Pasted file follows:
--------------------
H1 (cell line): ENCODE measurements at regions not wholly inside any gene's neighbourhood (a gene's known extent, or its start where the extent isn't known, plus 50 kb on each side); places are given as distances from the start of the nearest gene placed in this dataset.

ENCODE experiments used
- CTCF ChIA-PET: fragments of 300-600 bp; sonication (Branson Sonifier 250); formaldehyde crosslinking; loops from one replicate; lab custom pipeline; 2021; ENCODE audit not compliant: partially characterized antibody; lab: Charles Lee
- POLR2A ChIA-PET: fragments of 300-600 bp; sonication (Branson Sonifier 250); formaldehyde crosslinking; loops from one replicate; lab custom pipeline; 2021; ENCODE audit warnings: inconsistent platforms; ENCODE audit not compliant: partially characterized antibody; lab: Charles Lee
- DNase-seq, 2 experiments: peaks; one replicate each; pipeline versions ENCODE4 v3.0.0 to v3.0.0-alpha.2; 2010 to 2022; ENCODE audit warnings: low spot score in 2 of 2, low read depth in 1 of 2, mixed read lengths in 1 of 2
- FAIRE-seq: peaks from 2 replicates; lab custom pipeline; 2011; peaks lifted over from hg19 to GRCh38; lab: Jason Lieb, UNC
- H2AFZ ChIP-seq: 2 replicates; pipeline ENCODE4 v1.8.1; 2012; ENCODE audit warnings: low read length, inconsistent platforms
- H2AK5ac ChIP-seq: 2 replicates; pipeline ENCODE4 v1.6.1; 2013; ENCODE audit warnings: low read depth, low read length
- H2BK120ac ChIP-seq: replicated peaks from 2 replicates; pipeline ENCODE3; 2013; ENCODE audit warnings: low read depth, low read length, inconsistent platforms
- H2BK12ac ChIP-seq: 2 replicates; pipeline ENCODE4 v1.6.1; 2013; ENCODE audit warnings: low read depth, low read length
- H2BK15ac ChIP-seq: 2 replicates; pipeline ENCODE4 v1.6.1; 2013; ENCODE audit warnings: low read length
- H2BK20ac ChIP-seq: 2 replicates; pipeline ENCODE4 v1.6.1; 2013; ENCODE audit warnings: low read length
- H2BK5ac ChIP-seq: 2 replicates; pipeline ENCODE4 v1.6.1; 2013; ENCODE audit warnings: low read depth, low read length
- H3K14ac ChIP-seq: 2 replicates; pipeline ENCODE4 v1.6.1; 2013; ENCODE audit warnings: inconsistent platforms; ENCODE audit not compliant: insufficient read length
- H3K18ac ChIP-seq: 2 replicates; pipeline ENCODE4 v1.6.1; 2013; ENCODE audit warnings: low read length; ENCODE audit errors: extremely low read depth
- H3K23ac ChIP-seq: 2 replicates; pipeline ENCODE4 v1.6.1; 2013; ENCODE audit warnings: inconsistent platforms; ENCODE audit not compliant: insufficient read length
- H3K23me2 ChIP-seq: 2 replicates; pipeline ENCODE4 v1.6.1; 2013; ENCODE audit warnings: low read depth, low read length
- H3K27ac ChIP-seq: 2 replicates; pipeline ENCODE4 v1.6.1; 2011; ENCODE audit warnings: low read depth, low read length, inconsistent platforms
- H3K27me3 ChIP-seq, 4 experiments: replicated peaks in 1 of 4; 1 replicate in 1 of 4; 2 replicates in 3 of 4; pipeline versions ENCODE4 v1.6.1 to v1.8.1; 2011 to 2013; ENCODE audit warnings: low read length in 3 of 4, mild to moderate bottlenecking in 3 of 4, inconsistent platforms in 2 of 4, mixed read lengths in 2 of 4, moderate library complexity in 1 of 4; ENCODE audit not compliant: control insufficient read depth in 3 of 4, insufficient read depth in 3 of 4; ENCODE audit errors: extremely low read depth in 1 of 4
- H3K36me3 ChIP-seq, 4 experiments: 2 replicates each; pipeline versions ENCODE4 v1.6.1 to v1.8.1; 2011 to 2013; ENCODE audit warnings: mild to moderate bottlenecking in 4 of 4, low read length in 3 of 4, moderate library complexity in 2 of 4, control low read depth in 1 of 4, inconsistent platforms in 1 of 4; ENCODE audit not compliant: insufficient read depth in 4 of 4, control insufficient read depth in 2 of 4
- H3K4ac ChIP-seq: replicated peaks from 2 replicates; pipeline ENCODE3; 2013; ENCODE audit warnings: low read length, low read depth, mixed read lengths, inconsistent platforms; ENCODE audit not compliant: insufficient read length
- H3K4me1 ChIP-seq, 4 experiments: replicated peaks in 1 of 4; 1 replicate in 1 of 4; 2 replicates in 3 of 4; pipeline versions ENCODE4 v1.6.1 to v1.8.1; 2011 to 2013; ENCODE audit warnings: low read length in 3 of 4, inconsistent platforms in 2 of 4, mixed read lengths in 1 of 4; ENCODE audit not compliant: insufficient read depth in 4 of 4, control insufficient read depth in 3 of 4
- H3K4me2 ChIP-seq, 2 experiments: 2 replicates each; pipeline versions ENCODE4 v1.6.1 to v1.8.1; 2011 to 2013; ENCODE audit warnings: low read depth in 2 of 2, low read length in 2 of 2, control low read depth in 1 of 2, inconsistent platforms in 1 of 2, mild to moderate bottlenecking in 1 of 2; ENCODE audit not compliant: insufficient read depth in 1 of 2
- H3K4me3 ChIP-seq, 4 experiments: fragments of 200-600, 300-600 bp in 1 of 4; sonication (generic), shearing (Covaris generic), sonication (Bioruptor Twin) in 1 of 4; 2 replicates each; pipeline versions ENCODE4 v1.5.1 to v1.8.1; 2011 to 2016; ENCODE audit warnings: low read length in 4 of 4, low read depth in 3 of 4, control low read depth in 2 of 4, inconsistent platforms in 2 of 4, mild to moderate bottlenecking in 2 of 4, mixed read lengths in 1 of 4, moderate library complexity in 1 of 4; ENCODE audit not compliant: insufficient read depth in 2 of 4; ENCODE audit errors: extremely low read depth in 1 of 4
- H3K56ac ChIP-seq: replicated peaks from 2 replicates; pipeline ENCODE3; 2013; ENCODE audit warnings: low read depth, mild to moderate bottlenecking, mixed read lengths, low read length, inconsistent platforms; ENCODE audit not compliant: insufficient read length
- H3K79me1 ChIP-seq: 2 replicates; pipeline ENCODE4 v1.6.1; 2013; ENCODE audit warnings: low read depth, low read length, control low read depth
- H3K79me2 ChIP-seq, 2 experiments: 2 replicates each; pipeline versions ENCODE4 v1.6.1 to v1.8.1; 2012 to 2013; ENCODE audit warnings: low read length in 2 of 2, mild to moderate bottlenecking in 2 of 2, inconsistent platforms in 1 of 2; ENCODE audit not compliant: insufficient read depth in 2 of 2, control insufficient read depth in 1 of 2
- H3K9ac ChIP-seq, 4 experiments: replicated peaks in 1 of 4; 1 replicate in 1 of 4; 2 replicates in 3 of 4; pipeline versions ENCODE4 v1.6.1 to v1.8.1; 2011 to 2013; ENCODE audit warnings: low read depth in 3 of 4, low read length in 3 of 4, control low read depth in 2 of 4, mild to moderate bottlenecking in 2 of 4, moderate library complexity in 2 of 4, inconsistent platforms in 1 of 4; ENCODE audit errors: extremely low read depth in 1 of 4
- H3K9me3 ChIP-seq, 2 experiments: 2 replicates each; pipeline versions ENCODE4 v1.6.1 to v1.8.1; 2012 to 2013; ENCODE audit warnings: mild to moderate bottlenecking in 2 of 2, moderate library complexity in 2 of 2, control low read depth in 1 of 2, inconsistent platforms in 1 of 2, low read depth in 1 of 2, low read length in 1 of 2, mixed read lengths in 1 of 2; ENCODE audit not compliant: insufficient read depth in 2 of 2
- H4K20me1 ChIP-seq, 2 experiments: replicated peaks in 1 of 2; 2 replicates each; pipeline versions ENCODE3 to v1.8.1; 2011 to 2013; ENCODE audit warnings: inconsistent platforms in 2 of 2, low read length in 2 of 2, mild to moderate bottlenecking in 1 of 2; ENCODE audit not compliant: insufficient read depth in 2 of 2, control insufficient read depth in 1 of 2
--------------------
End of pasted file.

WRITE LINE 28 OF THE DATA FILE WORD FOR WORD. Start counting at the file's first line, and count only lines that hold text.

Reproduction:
- H3K9ac ChIP-seq, 4 experiments: replicated peaks in 1 of 4; 1 replicate in 1 of 4; 2 replicates in 3 of 4; pipeline versions ENCODE4 v1.6.1 to v1.8.1; 2011 to 2013; ENCODE audit warnings: low read depth in 3 of 4, low read length in 3 of 4, control low read depth in 2 of 4, mild to moderate bottlenecking in 2 of 4, moderate library complexity in 2 of 4, inconsistent platforms in 1 of 4; ENCODE audit errors: extremely low read depth in 1 of 4